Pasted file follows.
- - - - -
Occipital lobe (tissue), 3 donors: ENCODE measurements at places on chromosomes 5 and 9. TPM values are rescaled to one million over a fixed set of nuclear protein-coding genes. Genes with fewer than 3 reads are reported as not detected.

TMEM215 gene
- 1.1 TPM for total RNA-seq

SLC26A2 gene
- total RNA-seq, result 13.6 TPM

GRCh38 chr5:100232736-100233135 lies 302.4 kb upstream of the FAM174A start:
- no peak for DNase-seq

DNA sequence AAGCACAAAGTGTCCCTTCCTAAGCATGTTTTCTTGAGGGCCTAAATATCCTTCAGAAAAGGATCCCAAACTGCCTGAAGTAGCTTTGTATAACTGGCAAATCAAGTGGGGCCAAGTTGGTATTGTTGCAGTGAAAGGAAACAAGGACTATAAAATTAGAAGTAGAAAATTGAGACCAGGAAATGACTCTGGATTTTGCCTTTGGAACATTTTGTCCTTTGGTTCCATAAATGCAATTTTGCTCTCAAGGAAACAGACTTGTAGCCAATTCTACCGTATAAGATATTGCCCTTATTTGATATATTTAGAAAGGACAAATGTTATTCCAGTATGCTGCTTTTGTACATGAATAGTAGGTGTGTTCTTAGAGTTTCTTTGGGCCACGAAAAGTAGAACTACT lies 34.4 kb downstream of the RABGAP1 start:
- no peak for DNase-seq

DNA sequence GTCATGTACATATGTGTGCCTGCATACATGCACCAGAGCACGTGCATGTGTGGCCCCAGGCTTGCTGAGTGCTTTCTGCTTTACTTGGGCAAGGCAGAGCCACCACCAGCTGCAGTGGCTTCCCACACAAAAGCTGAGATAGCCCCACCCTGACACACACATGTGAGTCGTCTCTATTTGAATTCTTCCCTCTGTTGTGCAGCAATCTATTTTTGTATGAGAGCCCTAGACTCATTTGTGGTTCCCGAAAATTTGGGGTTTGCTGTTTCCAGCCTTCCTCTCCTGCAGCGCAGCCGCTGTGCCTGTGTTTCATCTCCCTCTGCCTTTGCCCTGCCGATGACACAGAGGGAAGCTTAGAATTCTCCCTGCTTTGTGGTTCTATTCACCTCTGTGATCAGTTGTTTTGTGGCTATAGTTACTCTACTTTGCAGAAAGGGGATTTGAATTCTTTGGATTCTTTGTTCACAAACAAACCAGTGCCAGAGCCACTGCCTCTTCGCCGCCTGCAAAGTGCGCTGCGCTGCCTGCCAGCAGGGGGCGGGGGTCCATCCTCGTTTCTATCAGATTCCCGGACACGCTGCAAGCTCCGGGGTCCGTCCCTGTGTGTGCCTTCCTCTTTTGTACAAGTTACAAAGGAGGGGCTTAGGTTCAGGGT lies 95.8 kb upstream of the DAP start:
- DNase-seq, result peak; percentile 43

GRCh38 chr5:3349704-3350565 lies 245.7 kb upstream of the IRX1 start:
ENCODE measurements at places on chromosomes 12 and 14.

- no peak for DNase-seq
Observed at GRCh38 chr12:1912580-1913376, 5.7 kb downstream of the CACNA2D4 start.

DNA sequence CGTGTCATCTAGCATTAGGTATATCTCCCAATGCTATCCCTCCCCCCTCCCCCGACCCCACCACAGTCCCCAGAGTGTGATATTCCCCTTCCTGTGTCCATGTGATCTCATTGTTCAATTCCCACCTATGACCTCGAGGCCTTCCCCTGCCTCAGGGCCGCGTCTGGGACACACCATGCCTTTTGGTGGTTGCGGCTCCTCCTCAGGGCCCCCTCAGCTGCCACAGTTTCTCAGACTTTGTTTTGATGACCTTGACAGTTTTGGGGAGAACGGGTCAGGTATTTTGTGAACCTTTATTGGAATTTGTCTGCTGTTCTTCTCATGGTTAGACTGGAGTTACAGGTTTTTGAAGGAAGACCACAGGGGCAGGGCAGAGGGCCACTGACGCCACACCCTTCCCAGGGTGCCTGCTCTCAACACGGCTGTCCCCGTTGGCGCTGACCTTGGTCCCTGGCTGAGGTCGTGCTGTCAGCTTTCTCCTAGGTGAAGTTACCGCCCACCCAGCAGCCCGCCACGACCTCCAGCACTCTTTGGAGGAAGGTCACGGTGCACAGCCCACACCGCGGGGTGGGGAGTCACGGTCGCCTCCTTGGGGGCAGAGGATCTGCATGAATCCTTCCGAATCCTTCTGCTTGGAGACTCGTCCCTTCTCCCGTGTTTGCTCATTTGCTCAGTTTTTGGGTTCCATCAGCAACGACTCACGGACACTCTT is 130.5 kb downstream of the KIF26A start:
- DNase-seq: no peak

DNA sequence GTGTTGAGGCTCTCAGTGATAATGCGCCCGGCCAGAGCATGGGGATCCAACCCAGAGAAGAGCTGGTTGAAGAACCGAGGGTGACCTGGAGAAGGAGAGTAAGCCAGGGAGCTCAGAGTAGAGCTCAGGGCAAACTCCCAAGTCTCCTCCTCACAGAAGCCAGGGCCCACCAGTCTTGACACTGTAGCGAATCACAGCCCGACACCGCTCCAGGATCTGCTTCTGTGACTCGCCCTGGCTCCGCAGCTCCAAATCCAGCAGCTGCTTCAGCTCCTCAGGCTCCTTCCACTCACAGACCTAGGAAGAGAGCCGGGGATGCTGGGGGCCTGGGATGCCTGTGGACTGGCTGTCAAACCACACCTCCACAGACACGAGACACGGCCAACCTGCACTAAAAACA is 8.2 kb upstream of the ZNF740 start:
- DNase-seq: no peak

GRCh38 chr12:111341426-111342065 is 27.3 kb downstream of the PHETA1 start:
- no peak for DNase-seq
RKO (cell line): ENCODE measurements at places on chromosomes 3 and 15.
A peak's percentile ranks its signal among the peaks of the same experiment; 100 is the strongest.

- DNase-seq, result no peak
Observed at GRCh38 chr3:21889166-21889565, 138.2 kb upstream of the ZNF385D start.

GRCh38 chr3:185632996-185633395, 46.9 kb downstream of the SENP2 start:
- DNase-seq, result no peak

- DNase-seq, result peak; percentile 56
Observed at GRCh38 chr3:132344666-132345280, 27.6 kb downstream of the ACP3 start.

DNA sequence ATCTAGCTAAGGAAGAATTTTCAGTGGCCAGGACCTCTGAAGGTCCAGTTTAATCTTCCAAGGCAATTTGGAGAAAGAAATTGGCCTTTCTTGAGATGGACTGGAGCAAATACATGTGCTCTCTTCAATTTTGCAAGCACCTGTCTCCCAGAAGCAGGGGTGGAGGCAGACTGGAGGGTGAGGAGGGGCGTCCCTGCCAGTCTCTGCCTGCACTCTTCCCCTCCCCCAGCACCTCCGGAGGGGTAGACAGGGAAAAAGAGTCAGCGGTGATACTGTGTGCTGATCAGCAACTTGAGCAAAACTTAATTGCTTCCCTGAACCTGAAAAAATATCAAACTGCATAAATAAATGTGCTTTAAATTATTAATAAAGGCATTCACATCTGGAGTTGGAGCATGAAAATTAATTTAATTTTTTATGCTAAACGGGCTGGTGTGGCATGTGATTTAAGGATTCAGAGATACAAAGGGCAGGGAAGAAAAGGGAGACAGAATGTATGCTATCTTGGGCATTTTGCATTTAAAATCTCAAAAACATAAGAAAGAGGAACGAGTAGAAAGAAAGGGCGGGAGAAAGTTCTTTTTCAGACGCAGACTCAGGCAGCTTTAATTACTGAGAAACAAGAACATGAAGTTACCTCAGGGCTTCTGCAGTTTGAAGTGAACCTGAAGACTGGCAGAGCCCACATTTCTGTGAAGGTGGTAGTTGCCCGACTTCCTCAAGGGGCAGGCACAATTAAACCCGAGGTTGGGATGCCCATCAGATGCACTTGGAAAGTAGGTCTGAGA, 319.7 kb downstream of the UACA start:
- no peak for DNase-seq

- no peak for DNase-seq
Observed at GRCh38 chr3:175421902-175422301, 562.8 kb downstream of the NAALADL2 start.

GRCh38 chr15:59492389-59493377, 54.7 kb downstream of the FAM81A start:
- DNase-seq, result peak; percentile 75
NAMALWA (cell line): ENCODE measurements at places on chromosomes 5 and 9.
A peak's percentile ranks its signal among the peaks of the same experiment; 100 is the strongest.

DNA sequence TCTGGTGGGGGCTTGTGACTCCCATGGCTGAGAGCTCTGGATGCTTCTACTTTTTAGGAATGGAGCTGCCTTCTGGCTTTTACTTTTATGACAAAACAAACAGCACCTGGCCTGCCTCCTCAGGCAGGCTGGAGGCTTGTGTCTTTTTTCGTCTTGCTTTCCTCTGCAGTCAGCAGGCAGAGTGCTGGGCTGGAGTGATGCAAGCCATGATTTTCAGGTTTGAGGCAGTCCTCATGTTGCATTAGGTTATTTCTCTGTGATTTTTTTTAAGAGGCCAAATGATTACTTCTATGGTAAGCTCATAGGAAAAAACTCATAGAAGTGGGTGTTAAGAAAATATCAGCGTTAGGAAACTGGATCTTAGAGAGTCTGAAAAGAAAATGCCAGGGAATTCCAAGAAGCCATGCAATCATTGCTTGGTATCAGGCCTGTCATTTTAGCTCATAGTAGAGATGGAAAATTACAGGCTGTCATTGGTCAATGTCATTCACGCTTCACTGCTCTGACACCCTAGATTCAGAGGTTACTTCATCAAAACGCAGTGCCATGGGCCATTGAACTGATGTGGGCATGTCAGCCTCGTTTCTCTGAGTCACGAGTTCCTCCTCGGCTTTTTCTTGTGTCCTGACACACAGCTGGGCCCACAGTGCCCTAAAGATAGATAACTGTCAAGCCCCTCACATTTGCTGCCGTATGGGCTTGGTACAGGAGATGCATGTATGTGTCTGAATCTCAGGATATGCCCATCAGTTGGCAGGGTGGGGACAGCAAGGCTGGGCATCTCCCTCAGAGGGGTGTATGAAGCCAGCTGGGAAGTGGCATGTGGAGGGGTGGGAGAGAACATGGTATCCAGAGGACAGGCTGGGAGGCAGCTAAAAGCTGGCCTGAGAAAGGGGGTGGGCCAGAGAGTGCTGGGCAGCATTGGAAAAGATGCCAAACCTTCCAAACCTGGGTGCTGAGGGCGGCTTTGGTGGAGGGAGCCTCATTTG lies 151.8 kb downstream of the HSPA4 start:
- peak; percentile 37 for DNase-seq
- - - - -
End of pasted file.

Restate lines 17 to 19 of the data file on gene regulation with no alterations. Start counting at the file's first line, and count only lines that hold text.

- DNase-seq: no peak

DNA sequence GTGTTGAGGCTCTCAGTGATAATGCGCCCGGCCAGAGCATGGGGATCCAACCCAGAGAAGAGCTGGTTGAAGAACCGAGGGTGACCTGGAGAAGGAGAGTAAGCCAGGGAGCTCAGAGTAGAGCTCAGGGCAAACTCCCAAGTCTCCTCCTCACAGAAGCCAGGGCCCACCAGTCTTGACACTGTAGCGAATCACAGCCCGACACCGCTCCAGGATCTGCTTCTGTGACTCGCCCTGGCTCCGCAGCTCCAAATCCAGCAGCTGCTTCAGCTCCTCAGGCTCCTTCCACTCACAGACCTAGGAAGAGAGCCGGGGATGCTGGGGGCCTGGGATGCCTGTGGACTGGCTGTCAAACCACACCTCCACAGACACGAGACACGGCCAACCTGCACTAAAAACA is 8.2 kb upstream of the ZNF740 start:
- DNase-seq: no peak